Posts Tagged ‘thermostats’

Climate Control Systems – Thermostats or Computer-based Management System

Thursday, February 23rd, 2012

Indoor Climate Control

When to use Thermostats vs a software-based Management System

It is easy to know that a simple 1 or 2 zone system can be well-controlled using traditional wall-mounted thermostats at strategic locations within a home or building.  However, when the number of zones increases and/or the amount of equipment that needs to be managed within a system begins to require an advanced degree in science, it may be time to consider a more comprehensive solution.

Automated Climate Control systems are not new.  Indeed, they have been around for many years, but for the average homeowner or small business, they may have been out-of-reach from a cost standpoint.  New technology and new software are changing that scenario.

Before considering the software based management solution, we must first consider what the customer – the end-user – is looking for in the way of control for their HVAC system.

Simplicity – Thermostat systems are easy to use.  The input is a desired temperature, the outcome is hopefully the same.  Not a lot of thought required by the end-user.  A software-based system needs to be straight forward in asking for inputs and desired outcomes from the end-user.  Menus should be simple (e.g. – point & click).ecotstatscreen

Minimal Intervention – At its most basic level, a thermostat can be set and then ignored.  However, each time a different temperature level is required, it requires interaction by the end-user.  Ideally, a software-based system does not require repeated inputs by an end-user.  It should always have enough information to control the system and produce the appropriate comfort level.

Access to information (and reassurance) – People want to be comfortable with the idea that their equipment and systems are working as they are expected.  They want to be able to access information from anywhere at anytime.  At the same time, they don’t want just anyone to be able to do this, so security is just as important.

Easy Troubleshooting – When both mechanical and electronic components are in the mix (not to mention the human element), there are bound to be problems.  People want to be able to identify the source of their problem as quickly as possible so they can determine appropriate action.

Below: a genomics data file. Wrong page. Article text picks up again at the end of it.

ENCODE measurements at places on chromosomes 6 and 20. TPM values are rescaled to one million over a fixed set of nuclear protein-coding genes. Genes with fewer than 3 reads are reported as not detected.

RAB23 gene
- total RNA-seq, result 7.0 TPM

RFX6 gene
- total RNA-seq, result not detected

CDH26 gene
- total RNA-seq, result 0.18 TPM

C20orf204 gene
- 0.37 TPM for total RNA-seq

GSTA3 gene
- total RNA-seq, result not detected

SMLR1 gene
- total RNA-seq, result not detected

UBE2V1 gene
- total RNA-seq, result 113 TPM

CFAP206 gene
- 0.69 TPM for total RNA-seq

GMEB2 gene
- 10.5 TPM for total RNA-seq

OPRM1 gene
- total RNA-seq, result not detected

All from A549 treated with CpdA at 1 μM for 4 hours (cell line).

Easy Service – Once a problem has been identified, people want to be able to identify and engage the best resource to solve the problem as quickly as possible.  As systems get more complicated, the need to assist the end-user in this process becomes more important.

What is a dealer looking for in the same system:

Simplicity – The system must be easy to explain to the customer.  The product itself must demonstrate that it will handle their complicated equipment while not requiring them to become experts in the technology.

Easy to design and install – The contractor wants to be able to provide a system cost and then come in on time and on-budget without requiring expensive or specialized on-site resources.  In addition, the system should use products that are non-proprietary, readily available, and are easy to maintain, repair, or replace.

Access to information (for easy troubleshooting) – The contractor wants to be able to access the system so they can quickly determine what resources will be required and when.  Ideally, the dealer will get this information at the same time or even before the customer does.

Long-term relationship with the customer – A system that contacts the contractor for service provides an excellent  opportunity for a high-value customer relationship that includes an assured revenue stream over a long-term period and an opportunity for customer referrals.